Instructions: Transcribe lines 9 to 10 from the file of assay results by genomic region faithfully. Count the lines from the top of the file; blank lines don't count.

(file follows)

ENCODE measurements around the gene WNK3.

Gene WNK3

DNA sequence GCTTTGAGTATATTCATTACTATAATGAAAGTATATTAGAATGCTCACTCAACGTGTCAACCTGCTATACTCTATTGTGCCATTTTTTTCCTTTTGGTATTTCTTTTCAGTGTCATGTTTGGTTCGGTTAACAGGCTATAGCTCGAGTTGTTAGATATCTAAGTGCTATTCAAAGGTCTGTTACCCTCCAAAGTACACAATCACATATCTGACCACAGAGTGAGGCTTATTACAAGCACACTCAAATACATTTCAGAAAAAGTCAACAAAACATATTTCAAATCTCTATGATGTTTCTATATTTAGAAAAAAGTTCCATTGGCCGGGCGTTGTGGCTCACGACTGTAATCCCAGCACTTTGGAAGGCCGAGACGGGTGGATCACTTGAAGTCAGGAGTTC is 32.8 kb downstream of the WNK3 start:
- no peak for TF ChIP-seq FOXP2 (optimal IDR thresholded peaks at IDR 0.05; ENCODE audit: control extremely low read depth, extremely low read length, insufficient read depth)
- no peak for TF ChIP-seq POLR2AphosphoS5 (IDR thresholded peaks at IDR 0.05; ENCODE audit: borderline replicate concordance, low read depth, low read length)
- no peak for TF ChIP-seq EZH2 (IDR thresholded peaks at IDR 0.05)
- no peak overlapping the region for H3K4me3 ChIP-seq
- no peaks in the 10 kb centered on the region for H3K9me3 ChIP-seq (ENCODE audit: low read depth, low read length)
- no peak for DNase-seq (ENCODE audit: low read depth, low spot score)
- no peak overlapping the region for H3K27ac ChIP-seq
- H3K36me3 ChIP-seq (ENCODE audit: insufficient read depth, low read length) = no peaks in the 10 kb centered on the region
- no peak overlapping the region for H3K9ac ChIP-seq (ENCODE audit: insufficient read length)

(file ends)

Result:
- no peak for DNase-seq (ENCODE audit: low read depth, low spot score)
- no peak overlapping the region for H3K27ac ChIP-seq